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Progressing in human development index, lagging in innovation (Part 1)

This month couple of news came into highlights regarding the position of Bangladesh in certain criterion in global/regional scale.

First news was a positive one; Bangladesh has moved up three spots and ranked 139th in Human Development Index (HDI) 2015 due to the remarkable progress it had made in many socio-economic areas, including life expectancy and per capita income. Devised and launched in 1990, HDI is a measure for assessing progress in three basic dimensions of human development: a long and healthy life, access to knowledge, and access to decent standard living. Over the years, the HDI has served as a comparative tool of excellence, and as a reliable platform for vigorous public debates on national priorities. Human development data, analysis and reporting have been at the heart of this paradigm.

According to the report, which is published annually, Bangladesh is categorized as “medium human development” country with HDI value stood at 0.579 in 2015, which increased from 0.545 in 2010. The HDI value of Bangladesh was 0.468 in 2000 and 0.386 in 1990, clearly showing an upward trend in human development in the country. The report also reveals a higher average annual HDI growth rate of Bangladesh (1.64 per cent) during 1990-2015 compared to all other South Asian countries, including India (1.52 per cent).

Now let us look at the second news, which is not that positive.Bangladesh has been ranked as the least innovative country in Asia according to the Global Innovation Index 2018 report. Published in July 2018, the report analyses the energy innovation landscape of the next decade and identifies possible breakthroughs in fields such as energy production, storage, distribution, and consumption. It also looks at how breakthrough innovation occurs at the grassroots level and describes how small-scale renewable systems are on the rise.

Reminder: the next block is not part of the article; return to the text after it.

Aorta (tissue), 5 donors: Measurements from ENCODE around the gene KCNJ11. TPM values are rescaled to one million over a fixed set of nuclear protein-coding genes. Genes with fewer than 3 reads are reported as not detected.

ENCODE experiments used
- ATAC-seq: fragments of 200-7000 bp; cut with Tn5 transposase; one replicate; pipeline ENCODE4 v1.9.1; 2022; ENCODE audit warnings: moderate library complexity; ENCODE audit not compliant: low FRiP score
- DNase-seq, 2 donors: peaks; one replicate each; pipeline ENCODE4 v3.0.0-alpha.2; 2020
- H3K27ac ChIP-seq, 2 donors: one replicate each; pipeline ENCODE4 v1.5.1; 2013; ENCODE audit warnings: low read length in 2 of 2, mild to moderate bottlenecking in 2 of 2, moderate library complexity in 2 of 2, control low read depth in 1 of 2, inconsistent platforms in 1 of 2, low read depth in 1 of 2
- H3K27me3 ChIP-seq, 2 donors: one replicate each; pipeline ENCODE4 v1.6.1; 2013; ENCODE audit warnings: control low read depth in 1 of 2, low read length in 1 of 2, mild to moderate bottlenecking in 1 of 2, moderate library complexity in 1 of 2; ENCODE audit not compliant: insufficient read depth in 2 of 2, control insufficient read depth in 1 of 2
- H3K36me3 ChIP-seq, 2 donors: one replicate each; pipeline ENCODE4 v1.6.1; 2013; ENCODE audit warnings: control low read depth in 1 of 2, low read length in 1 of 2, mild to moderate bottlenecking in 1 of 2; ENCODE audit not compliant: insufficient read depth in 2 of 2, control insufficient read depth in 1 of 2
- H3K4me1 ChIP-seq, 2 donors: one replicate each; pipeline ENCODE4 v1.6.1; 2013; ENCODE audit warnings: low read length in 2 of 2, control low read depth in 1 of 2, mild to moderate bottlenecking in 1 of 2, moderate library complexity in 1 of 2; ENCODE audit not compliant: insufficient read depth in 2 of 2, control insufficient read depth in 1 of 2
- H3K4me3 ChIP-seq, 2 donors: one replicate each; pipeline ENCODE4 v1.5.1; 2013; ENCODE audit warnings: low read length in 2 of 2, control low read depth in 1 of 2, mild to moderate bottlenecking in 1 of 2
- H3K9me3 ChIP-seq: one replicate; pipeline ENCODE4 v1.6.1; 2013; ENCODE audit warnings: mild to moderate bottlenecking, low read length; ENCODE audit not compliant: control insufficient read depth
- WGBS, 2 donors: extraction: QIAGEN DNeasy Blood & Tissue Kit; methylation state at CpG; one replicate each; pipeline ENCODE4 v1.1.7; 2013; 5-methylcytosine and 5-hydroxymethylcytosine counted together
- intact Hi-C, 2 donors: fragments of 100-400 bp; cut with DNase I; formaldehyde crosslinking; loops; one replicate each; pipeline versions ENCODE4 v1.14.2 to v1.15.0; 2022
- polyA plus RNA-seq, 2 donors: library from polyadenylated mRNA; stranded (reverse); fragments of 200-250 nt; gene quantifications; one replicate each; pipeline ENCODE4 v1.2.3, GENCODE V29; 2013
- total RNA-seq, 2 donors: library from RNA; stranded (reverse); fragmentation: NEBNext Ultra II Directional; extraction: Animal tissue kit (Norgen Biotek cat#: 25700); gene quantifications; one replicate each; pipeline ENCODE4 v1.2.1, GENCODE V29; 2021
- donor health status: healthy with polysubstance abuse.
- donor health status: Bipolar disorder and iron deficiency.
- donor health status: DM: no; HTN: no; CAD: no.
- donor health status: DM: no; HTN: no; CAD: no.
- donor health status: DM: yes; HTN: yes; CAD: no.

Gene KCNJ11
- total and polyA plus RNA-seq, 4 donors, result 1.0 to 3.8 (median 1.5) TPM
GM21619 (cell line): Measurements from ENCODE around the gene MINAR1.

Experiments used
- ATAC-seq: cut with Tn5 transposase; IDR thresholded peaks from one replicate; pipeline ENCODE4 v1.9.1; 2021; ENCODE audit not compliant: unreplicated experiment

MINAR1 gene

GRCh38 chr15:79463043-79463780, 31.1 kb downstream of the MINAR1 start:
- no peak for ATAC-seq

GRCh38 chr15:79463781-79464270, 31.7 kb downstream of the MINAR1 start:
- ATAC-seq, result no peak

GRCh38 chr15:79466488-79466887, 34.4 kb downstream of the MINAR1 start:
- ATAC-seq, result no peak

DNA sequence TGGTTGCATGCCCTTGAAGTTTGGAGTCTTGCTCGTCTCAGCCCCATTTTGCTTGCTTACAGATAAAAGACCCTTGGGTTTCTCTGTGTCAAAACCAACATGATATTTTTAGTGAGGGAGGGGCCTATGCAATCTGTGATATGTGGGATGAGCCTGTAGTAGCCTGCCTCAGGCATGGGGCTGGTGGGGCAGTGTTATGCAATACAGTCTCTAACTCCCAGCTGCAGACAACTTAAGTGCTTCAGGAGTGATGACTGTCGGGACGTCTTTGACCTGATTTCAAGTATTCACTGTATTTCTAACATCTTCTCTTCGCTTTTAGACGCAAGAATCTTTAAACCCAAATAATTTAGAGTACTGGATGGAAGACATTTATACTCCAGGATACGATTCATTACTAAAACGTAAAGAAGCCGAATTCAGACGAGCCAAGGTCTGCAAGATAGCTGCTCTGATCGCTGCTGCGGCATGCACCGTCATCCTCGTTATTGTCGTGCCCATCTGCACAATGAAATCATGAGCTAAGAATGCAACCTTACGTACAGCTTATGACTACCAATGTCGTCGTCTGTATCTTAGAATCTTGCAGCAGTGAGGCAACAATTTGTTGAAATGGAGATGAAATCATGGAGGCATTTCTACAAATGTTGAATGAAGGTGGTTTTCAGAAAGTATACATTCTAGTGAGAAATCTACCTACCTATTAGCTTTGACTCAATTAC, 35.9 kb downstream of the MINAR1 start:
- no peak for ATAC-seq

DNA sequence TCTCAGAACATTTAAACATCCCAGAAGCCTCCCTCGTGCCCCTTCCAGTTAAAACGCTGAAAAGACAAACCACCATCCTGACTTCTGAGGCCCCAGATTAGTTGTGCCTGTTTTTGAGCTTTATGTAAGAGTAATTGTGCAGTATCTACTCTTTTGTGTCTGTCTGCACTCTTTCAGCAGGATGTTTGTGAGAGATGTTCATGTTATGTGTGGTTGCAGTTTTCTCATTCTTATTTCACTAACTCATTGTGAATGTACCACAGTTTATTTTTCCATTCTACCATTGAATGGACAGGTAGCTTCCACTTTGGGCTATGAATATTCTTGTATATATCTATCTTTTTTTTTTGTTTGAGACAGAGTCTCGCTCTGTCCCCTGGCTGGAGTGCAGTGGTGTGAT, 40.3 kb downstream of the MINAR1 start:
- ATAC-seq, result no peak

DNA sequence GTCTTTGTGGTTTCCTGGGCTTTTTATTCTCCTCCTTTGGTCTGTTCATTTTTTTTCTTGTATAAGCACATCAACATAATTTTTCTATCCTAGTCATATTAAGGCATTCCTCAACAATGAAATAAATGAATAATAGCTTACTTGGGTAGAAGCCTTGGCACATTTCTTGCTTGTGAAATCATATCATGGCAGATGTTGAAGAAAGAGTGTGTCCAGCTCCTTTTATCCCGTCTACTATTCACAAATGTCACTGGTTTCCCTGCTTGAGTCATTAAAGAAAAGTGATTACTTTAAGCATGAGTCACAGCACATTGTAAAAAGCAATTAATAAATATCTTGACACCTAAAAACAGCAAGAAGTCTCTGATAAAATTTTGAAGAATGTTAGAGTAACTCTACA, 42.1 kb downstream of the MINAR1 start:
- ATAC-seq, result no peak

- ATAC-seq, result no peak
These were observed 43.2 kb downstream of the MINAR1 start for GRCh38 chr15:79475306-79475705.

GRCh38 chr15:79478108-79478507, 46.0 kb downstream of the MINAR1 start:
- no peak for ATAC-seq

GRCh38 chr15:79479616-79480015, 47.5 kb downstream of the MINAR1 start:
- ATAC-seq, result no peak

Bangladesh along with Myanmar and Pakistan sustained growth foreseen to 5 per cent in 2018 and 2019, the report said. Meanwhile, Singapore, South Korea and Japan are the most innovative countries in Asia. Sri Lanka, Nepal, Pakistan and Bangladesh are the least innovative countries in Asia. As per the report, innovation in Asia can grow if increased protectionism — in particular protectionism that impacts technology-intensive sectors, IP, and knowledge flows across the board, could be contained. Such dynamics, as per the report, could create the basis for productive knowledge spillovers and opportunities for collaboration and the generation of new knowledge and innovation.

While we can be happy with significant achivements in human development index, it remains a point of concern about such lower position in innovation index. Particularly, as during last one decade there have been extensive endeavours going on in the country regarding digitalization in all arena.

While there can comprehensive study and analysis about the background cause of this, today let us look from a simple perspective how much real innovation is taking place in the country. All around the year we are observing proposition, launching or creation of new products or services. A significant portion of these can be business viable, innovative and beneficiary for common people. However, majority of these are actually being built on the basis of some existing platform (through customization), which is actually the best available and optimized way, unless there is tangible demand of innovative solution.

Obviously, there is no doubt about the creativity, merit and capability of our people. Infact, human resource is the best asset of our country. This has been clearly reflected through our significant development in “Human Development Index”. Question is how much we are being able to utilize this asset for innovation? This will be discussed in the next part of this article series.

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